However, the cornflower project, a scheme on arable land at the edge of the North York Moors National Park is providing space for the rare species and also actively promoting their expansion.
The project was started in 1998 Its original objectives were as follows: -
1. Find and retrieve locally diminishing species of the local cornfield flora
2. Create locations and seed resources where they can be retained in perpetuity
3. Enable wider appreciation of this group of plants and their essential role in retaining ecological diversity
4. Make available seed, plants and advice to other land users.
Seed was sown in two locations. The first is a 24-acre corn field in village of Silpho and is part of a comercial farm. The second is a quarter-acre field at the Ryedale Folk Museum at Hutton-le-Hole, near Pickering. Also 20 local farmers have signed up to fill at least part of their land with these traditional annuals.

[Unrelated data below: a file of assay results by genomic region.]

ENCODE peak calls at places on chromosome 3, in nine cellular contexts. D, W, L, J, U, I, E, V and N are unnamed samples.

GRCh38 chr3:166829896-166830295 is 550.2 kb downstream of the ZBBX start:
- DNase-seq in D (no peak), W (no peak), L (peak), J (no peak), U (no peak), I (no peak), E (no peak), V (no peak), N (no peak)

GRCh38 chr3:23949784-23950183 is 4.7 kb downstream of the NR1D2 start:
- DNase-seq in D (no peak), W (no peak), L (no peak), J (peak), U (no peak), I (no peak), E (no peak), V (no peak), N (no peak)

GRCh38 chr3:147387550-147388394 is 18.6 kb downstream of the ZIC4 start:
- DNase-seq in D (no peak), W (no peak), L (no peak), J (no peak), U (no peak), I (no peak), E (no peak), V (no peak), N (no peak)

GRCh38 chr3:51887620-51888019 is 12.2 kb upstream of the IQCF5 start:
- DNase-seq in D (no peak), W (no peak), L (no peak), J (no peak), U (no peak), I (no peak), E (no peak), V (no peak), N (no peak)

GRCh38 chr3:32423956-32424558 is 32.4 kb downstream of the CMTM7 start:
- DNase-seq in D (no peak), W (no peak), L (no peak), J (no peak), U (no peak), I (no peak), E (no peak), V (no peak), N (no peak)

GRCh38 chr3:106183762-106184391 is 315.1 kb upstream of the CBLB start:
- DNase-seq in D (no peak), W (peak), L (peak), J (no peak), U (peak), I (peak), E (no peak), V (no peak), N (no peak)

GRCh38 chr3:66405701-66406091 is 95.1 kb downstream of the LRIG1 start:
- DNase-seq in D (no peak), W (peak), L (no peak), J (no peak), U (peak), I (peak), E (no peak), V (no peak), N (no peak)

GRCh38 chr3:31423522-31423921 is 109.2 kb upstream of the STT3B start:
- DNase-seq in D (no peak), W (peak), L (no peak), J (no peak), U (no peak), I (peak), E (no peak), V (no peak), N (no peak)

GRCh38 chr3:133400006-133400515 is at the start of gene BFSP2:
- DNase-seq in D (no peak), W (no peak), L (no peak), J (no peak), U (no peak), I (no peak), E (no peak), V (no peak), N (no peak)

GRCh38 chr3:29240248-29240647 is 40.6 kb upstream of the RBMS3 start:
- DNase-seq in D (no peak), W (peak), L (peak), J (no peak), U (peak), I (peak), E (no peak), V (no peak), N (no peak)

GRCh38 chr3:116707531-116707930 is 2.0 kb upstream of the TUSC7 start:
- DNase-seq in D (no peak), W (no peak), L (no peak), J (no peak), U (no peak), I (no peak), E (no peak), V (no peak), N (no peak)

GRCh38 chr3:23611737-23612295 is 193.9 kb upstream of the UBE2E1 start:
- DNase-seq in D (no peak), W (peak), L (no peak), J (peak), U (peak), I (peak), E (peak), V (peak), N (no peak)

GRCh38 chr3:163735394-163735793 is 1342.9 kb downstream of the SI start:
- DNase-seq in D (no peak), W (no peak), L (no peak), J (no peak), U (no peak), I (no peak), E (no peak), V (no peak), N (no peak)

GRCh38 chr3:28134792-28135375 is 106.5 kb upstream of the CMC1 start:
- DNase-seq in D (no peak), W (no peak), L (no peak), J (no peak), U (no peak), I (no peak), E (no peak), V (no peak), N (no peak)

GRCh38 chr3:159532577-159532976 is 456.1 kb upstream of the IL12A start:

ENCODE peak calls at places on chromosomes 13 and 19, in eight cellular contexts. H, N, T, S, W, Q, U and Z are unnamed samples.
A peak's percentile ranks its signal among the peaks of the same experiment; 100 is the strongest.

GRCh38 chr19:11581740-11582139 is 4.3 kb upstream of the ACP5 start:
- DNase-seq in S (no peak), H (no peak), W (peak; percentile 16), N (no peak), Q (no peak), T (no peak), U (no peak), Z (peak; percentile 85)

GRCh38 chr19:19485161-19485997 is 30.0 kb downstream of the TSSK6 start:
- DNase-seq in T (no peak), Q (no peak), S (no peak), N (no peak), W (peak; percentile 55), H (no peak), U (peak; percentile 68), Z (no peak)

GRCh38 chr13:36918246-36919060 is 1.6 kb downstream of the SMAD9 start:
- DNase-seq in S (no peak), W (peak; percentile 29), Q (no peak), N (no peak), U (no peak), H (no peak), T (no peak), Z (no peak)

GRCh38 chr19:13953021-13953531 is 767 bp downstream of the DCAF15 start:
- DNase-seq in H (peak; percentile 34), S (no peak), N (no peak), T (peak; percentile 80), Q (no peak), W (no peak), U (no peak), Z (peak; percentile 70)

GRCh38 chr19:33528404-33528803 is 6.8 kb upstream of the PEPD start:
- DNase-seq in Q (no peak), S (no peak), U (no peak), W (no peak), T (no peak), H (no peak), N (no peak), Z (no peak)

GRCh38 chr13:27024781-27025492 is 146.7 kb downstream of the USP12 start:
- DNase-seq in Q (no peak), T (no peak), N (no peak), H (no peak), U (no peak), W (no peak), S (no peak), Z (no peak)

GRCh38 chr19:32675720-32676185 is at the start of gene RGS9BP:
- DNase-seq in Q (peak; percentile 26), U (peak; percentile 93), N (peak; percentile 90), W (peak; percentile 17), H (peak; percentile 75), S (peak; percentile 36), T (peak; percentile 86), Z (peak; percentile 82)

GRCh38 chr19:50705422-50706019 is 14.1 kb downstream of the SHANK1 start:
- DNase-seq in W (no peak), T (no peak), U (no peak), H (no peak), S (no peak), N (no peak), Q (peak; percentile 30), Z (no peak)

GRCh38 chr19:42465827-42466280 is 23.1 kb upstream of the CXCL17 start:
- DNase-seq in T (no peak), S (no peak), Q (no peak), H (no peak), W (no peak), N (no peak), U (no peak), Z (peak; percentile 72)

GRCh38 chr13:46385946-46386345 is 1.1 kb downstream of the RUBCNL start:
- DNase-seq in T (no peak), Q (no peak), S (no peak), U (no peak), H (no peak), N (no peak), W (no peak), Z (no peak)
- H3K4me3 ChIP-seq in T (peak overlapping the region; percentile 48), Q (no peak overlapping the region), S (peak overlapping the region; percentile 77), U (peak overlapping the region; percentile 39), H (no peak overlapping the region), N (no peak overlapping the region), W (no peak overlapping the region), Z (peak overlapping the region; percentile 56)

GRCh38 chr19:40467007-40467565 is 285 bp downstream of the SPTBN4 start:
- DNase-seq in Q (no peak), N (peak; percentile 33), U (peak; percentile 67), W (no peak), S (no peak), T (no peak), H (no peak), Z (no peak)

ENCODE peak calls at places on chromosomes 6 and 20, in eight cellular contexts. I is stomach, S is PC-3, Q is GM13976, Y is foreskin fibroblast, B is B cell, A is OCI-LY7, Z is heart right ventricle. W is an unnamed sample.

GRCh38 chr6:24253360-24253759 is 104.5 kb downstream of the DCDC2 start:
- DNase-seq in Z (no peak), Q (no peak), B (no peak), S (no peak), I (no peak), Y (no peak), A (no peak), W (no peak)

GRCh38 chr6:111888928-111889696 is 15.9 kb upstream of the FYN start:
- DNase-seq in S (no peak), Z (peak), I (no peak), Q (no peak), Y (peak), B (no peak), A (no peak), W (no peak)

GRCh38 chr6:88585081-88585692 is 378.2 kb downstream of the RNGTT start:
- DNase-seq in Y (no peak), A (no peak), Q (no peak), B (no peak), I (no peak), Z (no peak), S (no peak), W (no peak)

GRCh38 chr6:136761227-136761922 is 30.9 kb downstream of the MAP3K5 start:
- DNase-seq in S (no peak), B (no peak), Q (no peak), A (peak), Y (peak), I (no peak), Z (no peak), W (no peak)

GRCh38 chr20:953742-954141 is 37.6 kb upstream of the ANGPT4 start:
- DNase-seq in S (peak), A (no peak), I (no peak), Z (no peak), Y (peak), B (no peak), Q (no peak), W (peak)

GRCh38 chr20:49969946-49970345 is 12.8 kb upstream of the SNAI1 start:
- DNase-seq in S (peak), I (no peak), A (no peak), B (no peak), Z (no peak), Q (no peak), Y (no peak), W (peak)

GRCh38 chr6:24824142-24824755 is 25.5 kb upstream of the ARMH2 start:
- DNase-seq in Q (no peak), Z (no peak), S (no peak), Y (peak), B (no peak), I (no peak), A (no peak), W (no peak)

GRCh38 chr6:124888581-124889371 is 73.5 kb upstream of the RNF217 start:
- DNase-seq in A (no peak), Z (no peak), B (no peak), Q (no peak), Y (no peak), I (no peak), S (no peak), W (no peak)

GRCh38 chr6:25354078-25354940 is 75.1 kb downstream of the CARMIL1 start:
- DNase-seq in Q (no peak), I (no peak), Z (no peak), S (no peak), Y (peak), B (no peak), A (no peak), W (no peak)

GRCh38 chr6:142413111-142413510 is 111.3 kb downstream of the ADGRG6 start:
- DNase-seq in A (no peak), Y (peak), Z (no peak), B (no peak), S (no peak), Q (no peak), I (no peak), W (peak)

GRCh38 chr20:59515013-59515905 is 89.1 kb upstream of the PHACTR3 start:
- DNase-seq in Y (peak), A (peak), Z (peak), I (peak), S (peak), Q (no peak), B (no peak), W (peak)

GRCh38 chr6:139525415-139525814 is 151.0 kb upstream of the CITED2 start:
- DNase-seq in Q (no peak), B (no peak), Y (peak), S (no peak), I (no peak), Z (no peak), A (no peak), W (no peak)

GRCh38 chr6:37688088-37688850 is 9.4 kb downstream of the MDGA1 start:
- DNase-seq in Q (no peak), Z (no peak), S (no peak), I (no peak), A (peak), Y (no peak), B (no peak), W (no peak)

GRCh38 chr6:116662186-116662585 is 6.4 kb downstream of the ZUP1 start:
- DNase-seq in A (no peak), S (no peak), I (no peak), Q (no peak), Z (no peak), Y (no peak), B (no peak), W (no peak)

The found trusts Ian Carstairs says
Nobody else has tried to tackle this problem this way. Elsewhere, people have looked after plants where they exist, but we have gone out to find those that remain and – without harming the local population – we have multiplied them and moved them on to other suitable places.
The original plan was to get them back from the brink. We have achieved that, and with a much wider range of species than we had hoped. Now we are looking at getting them out of intensive care by spreading them to as many locations as possible as insurance for their future.
We shall never return the fields to how they were in the past – farms have to be run commercially – but there is an acceptance that this has a place alongside mainstream arable production.
I have to admit you seldom see a really a good display of Wild flowers these days. When you do its a memorable experience, I remember seeing one by Everton church in Cambridgeshire the varieties and colours was a revelation at the time.